That frees up more room for things that you and your guests want to see, like the mirrored Gueridon round-table and the two-drawer, marble-top, art-deco chest from France I added to the master bedroom last week. The demilune chest features a scalloped face finished in silver leaf. It’s the kind of piece that immediately elevates a room and only grows more interesting the more you study it.

The installation of the art finished off the bedroom. I placed a single large photograph over the bed. And the opposing wall features a block of four three-foot by three-foot prints. Together, they act like a giant exclamation mark for the bedroom’s brash design.

Filling in the missing pieces
As I write this, much of the living room furniture, by way of the Netherlands, is going in, including a marble and chrome coffee table that looks like it belong in the Tiffany & Co. Atlas collection. The sofa is flanked by chrome side table and a black-lacquered bar by the French designer Jacques Garcia.

Opposite from the sofa, a custom-crafted Madagascar chest (pictured) conceals an electric keyboard. (The homeowner plays.) I placed a chrome étagère on each side and art deco consoles and drink tables throughout the open spaces around the remainder of the living room.

Still to come: a pair of upholstered, art-deco chairs, a Mies van der Rohe Barcelona chair, some Murano lamps, a few pieces of artwork, and a bit of accessorizing.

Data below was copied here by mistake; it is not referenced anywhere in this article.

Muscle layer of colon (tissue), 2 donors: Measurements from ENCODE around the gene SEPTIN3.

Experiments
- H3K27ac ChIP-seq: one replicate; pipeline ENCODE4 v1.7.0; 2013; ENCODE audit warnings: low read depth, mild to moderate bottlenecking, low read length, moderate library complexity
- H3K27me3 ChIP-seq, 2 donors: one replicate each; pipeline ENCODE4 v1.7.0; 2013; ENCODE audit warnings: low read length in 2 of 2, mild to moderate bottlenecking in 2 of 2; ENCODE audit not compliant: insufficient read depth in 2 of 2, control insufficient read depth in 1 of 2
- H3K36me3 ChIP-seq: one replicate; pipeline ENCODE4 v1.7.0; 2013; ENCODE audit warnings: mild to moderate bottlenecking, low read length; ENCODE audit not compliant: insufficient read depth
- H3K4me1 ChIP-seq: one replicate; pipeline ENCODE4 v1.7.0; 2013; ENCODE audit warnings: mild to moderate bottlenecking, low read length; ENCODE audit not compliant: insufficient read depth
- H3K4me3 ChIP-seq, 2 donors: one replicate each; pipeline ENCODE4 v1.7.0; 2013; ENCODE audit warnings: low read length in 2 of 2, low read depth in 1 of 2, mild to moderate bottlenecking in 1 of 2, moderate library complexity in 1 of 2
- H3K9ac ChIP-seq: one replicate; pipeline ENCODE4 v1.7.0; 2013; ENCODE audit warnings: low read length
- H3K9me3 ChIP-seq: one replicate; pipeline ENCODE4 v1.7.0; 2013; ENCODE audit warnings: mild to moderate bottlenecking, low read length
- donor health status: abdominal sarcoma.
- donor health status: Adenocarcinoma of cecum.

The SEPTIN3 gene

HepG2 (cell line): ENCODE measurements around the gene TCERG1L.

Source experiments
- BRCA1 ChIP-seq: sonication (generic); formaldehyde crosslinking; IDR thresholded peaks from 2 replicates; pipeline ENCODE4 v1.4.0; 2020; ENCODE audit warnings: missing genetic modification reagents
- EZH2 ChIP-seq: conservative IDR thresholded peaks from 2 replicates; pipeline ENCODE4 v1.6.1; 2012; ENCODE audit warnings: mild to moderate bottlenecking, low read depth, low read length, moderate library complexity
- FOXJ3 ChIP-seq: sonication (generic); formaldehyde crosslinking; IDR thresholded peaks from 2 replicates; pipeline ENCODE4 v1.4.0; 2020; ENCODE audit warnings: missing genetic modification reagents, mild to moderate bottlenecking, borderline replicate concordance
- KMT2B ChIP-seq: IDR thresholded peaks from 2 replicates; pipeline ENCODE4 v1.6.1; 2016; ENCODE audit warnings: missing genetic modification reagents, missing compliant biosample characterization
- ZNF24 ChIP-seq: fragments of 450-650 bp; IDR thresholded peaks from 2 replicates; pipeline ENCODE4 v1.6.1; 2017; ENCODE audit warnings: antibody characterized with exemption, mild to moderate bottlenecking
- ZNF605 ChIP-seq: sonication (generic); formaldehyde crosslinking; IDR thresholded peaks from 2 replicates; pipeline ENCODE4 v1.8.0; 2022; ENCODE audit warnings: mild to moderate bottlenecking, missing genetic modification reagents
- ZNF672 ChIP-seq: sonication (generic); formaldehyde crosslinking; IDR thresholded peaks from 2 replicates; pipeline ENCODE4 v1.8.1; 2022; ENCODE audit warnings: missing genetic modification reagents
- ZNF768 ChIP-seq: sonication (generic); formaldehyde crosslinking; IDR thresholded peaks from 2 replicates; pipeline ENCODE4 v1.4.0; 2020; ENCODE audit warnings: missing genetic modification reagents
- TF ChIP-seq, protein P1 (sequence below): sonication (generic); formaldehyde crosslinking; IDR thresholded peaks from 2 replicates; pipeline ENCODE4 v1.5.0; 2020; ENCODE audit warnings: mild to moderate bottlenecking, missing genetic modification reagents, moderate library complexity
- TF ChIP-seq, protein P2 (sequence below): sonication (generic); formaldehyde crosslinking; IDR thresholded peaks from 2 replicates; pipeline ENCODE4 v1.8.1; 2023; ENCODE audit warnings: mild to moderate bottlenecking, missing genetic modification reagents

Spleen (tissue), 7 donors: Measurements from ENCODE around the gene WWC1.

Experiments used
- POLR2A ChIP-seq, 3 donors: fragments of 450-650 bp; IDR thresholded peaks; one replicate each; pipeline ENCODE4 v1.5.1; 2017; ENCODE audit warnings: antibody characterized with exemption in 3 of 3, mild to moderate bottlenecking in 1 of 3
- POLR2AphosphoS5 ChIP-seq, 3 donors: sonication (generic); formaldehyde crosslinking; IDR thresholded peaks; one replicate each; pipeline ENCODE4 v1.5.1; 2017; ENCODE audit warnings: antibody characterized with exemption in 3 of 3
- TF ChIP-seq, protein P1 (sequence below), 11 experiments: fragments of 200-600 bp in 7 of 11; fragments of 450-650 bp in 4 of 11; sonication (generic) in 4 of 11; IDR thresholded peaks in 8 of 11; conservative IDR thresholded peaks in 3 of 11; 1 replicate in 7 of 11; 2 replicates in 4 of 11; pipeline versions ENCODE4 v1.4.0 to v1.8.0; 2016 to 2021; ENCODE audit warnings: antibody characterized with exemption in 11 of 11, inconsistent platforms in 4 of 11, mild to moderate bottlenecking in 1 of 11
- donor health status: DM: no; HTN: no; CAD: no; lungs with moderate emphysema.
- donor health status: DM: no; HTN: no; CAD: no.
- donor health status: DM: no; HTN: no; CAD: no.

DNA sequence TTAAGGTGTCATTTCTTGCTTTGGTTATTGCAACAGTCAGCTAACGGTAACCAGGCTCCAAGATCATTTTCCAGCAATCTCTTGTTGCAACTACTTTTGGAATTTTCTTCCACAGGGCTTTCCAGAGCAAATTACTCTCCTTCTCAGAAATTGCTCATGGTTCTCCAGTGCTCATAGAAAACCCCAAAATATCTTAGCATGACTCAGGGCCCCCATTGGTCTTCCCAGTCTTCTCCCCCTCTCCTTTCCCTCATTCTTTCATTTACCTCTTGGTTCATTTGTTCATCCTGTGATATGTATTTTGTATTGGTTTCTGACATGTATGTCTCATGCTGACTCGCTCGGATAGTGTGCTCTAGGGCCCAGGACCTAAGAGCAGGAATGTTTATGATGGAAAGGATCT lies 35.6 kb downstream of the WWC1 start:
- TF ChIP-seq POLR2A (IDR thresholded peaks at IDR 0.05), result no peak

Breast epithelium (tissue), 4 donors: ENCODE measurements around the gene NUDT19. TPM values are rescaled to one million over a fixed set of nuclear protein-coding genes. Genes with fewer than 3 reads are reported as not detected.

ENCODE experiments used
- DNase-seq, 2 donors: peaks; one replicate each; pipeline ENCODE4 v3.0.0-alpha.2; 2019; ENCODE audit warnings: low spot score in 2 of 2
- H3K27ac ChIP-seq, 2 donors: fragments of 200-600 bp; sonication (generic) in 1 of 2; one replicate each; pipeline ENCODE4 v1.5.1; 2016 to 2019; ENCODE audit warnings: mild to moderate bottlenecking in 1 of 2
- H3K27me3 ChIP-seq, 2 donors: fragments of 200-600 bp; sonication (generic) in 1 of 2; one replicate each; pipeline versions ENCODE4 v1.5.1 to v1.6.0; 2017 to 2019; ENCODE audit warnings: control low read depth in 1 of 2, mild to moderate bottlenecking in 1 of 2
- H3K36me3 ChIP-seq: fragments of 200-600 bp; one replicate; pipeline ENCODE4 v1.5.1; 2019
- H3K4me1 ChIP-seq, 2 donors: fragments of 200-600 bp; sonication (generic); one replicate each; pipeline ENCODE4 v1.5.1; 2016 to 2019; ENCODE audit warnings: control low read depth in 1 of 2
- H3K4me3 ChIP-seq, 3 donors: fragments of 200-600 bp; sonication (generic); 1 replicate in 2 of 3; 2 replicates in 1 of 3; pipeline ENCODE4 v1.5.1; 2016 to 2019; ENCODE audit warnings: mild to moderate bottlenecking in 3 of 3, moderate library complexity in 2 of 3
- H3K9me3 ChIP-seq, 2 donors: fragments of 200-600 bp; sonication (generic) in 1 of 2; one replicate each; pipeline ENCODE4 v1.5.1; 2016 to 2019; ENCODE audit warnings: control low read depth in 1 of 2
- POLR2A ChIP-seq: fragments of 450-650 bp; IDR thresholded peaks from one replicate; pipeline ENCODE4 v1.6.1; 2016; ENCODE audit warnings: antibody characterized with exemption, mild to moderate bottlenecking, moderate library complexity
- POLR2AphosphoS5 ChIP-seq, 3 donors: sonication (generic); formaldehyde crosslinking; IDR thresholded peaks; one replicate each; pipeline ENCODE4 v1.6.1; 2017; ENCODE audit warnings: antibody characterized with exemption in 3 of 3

Having such a minimal palette with this Philadelphia interior design project would seem to allow many of the other elements to fall into place a little more easily. But the opposite is true in most instances. The homeowner and I recently made the final decisions on the last batches of accessories—mirrors, lamps, and a couple of custom-made area rugs from Beatrice & Martin that proved trickier to design than I anticipated.

The challenge comes in creating nuance and having it all appear to be harmonious. The last think you want in a room that’s all-white is a pure-white sofa that’s surrounded by a bunch of things that look like they’re supposed to match exactly, but, instead, they’re a shade too light or four shades too dark. (Just as bad is if you did manage to match that sofa.) But if you can establish a spectrum of slight gradations, it’ll create depth and texture.

For one of those rugs, we went with four different creams accented by a bit of silver. The contrast will come not through the colors—there’s not enough difference among them to create much separation—but through the materials, wool and silk.

Seeing an interior design come to fruition, especially one this extensive, where we touched every surface and corner of the apartment, is always a bittersweet moment. There are turns in every project that force you to wonder how you’re going to find your way to the other side, and this one certainly wasn’t short on them. But the result is even more overwhelming. Something that lived inside my head for several months, sometimes even longer, is now right in front of me, in full view. And I can’t help but feel, when I walk out the door for the last time, that a small piece of me will stay behind.